From western forts to Victorian mansions and pivotal battlegrounds, the Texas Historical Commission's 20 state historic sites exemplify a breadth of Texas history. Come explore the real stories at the real places.

Monday, January 31, 2011

Conserved Artifacts Arrive at Fort McKavett

by Cody Mobley, Fort McKavett State Historic Site curator

On December 28, 2010, Fort McKavett State Historic Site received a late Christmas present—68 recently conserved artifacts. These artifacts were removed from Fort McKavett at the request of curatorial staff and taken to the Conservation and Research Laboratory at Texas A&M in College Station over the past two years. Kerri Wilhelm, Curator of Archeology for the THC, arrived with five boxes of conserved artifacts in tow.

Site curatorial staff began the mount-making process after the new year. Using acrylic for the mounts, as well as techniques learned through a one day workshop with the Bob Bullock Texas State History Museum’s mount-making department, the staff of Fort McKavett got to work. The goal is to have all the restored artifacts in place by Fort McKavett’s West Texas Heritage Days celebration on March 25–26.

The following photos demonstrate the necessary steps to make a mount for one of the artifacts in our museum. This particular artifact is especially unique, as not only is it positively identified as belonging to a soldier stationed at Fort McKavett during the 1870s, it belonged to a soldier in the 24th U.S. Infantry—a Buffalo Soldier. This identification tag is of a design created during the Civil War for use on personal luggage. Its patriotic motif was popular with soldiers and civilians alike. Whether Pvt. James Harris used this tag on his personal baggage or on his person as a pseudo “dog tag” is unknown.

First, the original mount for the artifact is removed from the wall in the museum and the substrate is reused with the new mount.

Apparent in this photograph is the wax used to mount the identification tag when it was initially installed by Texas Parks & Wildlife during the 1970s. The grayscale image will be removed from the substrate and a color photo of the conserved identification tag will be inserted in its place.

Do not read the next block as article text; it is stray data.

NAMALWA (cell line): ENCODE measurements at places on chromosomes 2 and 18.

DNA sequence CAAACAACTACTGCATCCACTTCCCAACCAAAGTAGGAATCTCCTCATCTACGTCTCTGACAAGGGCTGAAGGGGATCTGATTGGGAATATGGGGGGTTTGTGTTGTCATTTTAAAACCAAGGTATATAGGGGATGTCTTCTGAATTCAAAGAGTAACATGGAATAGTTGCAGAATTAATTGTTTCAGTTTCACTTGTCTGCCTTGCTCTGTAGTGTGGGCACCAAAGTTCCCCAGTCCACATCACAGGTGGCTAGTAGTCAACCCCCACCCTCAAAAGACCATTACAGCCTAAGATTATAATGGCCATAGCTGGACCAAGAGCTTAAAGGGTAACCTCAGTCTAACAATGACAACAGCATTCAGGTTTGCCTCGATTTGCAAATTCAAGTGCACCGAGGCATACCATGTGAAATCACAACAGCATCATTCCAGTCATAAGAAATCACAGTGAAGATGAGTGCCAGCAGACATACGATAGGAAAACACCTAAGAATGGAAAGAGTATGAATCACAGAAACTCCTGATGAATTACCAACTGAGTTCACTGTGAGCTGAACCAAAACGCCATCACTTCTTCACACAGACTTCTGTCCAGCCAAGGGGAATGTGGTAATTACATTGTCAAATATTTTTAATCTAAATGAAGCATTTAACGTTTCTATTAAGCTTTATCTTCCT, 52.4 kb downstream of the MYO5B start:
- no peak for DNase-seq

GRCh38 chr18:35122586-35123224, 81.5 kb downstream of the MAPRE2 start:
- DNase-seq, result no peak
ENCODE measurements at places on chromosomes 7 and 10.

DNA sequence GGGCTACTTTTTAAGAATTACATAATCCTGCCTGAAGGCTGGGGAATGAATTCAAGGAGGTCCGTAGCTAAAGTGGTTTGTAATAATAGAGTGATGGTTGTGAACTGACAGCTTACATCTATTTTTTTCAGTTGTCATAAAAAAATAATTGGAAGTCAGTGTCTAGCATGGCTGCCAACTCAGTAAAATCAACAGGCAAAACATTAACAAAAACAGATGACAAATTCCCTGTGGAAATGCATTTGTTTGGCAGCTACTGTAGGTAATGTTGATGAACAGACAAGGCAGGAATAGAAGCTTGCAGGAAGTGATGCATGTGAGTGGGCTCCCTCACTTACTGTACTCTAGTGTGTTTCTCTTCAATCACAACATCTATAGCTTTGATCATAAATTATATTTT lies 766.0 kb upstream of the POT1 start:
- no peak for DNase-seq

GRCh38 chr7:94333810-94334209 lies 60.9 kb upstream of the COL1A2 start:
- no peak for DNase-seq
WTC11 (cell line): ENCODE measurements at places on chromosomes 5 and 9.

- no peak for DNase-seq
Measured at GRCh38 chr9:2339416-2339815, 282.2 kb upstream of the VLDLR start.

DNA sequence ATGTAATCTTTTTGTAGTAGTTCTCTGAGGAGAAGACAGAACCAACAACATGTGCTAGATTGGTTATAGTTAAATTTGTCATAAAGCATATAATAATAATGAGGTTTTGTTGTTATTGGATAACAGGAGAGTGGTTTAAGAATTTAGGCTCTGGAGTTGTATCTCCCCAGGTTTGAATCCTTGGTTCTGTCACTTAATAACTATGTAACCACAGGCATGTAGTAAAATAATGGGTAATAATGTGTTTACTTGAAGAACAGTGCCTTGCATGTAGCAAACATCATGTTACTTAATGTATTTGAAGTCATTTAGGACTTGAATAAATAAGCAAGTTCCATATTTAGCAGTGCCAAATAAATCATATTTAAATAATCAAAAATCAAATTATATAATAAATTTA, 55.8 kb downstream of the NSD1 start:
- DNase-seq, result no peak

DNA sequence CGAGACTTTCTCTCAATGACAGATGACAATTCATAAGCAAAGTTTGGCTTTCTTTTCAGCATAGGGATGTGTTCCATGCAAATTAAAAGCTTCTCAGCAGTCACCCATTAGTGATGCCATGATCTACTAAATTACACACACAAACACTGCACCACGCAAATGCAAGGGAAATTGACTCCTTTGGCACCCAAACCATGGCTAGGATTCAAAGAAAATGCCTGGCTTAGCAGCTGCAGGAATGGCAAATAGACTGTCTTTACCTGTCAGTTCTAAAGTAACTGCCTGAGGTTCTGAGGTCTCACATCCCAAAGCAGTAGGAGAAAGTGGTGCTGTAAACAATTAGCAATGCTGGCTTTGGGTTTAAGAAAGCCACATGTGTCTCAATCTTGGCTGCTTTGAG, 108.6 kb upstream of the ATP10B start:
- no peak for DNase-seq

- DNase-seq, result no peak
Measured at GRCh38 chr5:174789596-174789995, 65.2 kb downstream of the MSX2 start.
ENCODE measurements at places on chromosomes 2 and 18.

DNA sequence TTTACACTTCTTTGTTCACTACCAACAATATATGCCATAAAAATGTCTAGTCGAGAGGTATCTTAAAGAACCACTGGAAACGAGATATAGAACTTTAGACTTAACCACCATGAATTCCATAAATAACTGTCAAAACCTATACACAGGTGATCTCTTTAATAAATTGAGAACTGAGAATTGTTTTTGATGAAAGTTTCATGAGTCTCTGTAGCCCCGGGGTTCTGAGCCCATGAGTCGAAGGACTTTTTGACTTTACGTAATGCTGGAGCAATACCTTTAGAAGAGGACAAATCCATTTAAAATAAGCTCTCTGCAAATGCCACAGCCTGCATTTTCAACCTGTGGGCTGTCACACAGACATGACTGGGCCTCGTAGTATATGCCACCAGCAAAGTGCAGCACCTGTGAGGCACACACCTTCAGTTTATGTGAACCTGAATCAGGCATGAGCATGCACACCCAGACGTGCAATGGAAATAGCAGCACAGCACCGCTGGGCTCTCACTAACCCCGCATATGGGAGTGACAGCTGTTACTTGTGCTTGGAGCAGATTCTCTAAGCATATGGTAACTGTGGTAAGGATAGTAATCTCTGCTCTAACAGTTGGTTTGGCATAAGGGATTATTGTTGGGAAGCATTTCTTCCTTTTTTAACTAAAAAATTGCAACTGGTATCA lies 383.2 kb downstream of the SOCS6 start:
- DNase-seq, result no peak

The new acrylic mount must be designed to support the conserved artifact without being too obtrusive. Measurements and sketches are made with this in mind.

The overall shape of the tag is traced onto archival quality, acid-free paper. This tracing will be used in the mount-making process to shape the acrylic.

The acrylic is cut with a band saw into the basic rectangle shape, the sides are squared up on a belt sander, and the strip is heated and shaped using a heat gun. Once the acrylic has cooled, the profile of the tag is traced onto the acrylic and shaped with a belt sander. The “shelf” the artifact will rest upon is cut out of the acrylic sheet, sanded square, heated with the heat gun, and molded to the profile of the tag. All the sanded edges of the mount are then treated with a torch to clean up the sanding marks and improve the clarity of the edge of the acrylic.

Finally, the artifact and mount are re-installed in the Fort McKavett museum.

Visit Fort McKavett State Historic Site to see the results of the THC's conservation efforts, not only in the museum, but outside as well. Site staff recently finished whitewashing the buildings and are currently giving the woodwork a new coat of paint.

Fort McKavett is located west of Menard on FM 864 in the Texas Forts Trail Region.

Wednesday, January 26, 2011

Sam Rayburn House Museum Celebrates 1947

By Anne Ruppert, Sam Rayburn House Museum